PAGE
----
Here be dragons: starting a legal function from scratch

GC talks to founders of legal departments in Asia about the risks and rewards of drawing up the blueprint for an uncharted legal function.

In the Middle Ages, map makers would often depict a place where ships could sail off the end of the world. The dangerous straits of uncharted territory were marked by pictures of ferocious sea monsters, vividly suggesting the terrible fate in store for the unwary sailor who tried to go where there were no instructions for the journey.

In many ways, starting a company’s legal function is a similarly unmapped domain. ‘There are just no guidelines about how to do it,’ one new GC recently remarked in frustration at the myriad of possibilities to be considered. By contrast, law firms generally employ a ‘one size fits all’ model, and even in alternative providers the original blueprint may be discernible just below the surface.

I spoke to a number of general counsel in Asia who had set up legal functions, sometimes multiple times, to find out more about navigating these unexplored waters. They all agreed that there might just be a certain type of person, an adventurer attracted to overseeing the genesis of a legal department. They also felt that one of the major requirements for success is prior experience of in-house roles.

A wealth of experience

William Hay, general counsel at Baring Private Equity Asia, is a veteran of establishing legal departments. He set up GE Capital’s first regional legal function in Asia, did the same for private equity firm Colony Capital and repeated the task for Baring Private Equity Asia.

William feels there is an optimum seniority level for general counsel bringing a legal function into an organisation – whether is it the organisation itself, or just the concept of having legal, that is new. For him, the key qualification is a certain vintage, he says: ‘It helps if you go into a start-up legal function with at least ten years’ experience. You can’t be effective in an entrepreneurial company unless you’ve had enough experience in more established companies to be confident of your judgement, and knowledgeable about proper processes.’

But it’s not just about comfort with technical legal expertise, William holds, rather it’s also about the type of person. Management skills are essential: ‘In start-ups, which tend to be peopled with strong personalities, you also need a certain amount of gravitas to hold your own.’

In 2010, Faris Alsagoff became the general counsel of Marina Bay Sands, a casino and luxury resort in Singapore. When tasked with setting up the legal function, Faris concurs that his know-how from prior in-house roles came to the fore. ‘It’s not just about the law but also about how legal integrates with the other business functions,’ he explains. ‘If you are sitting in a law firm, the legal function is the whole point, but that’s not so for in-house departments. Therefore prior in-house experience is a real benefit.’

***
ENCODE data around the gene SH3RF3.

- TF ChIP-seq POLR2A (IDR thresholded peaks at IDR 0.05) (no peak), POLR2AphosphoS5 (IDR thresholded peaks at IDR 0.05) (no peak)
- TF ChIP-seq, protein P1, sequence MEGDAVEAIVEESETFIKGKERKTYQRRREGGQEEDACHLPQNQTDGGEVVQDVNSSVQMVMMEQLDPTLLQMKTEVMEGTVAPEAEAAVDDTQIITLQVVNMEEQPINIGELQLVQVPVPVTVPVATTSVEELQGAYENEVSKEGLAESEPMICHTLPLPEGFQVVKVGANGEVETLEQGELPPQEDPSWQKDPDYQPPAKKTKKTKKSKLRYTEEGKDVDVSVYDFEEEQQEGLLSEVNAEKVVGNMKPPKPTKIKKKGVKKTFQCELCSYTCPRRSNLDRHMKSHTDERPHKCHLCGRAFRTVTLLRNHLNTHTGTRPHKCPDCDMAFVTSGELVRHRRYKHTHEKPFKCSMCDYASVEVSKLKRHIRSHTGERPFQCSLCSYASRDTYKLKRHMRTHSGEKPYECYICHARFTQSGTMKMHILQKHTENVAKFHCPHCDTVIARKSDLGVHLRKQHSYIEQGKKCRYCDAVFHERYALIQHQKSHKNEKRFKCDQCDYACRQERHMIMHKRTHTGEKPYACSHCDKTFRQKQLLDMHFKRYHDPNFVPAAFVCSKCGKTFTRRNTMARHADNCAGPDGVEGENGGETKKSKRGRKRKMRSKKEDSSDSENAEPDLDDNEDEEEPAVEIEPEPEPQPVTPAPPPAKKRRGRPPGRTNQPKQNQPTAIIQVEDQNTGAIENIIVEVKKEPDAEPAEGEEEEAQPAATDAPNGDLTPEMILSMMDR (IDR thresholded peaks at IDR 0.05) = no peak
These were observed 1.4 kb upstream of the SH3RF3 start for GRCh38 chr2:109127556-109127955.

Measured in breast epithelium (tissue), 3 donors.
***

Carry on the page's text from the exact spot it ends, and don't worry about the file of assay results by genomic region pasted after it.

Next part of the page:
Chris Dancey at Hays agrees. He set up Hays’ Asia Pacific legal function eight years ago and is about to embark on the same journey again now that the company has split its Asia and Pacific regions. He will be founding the Asia legal department out of Singapore to cover the territory outside Australia and New Zealand. Chris agrees with William that seasoning is a fundamental requirement for the person in the top job. ‘As the person overseeing, you need an understanding of both the legal and business sides to deal with the range of general issues and the needs and demands of your stakeholders,’ he claims.

Winning credence with the business is always a challenge; especially if it has been operating up to now without a dedicated legal function, or without one in the region. For the start-up where legal has been factored in as part of the initial business plan, the existential battle has been won. However, proving ongoing value and strategic importance can be a perennial quest.

Chris explains that the Hays Asia Pacific operation had been without an in-region legal team, and there were a number of business and recruitment personnel who were initially sceptical about the notion of a dedicated Asia Pacific legal department. ‘I did have an uphill struggle, initially, with many folks who could not see the point of us in the region, feeling they had been managing perfectly well without lawyers looking over their shoulder.’ However, he was well-equipped for this: ‘I had the benefit of having been a recruiter in a previous life. Having an operational perspective was fantastic and it helped me to very quickly understand the key business imperatives of my internal clients. Aligning those functions to the imperatives, for example in the approach to client contract reviews, assisted in the business embracing the new legal function.’

Most of our interviewees cautioned GCs setting up legal functions to ensure that their early appointments have a sufficient level of seniority to combat any residual doubts from non-legal colleagues. As Chris puts it: ‘Your initial legal team hires need a certain amount of experience, especially if they are taking responsibility for a particular country or business area. They, and you, need to win credibility with the business, particularly if you are some folks’ first experience of a dedicated legal function.’ Chris is currently hiring a lawyer in Japan and is adamant that he needs someone of a senior associate level, as this will win trust from business colleagues early on. ‘It’s the cost/experience tension,’ he says, ‘but a big part of my role is to persuade the business that it’s not just about the bottom line but rather building solid foundations to help facilitate growth of the business in the medium to long term.’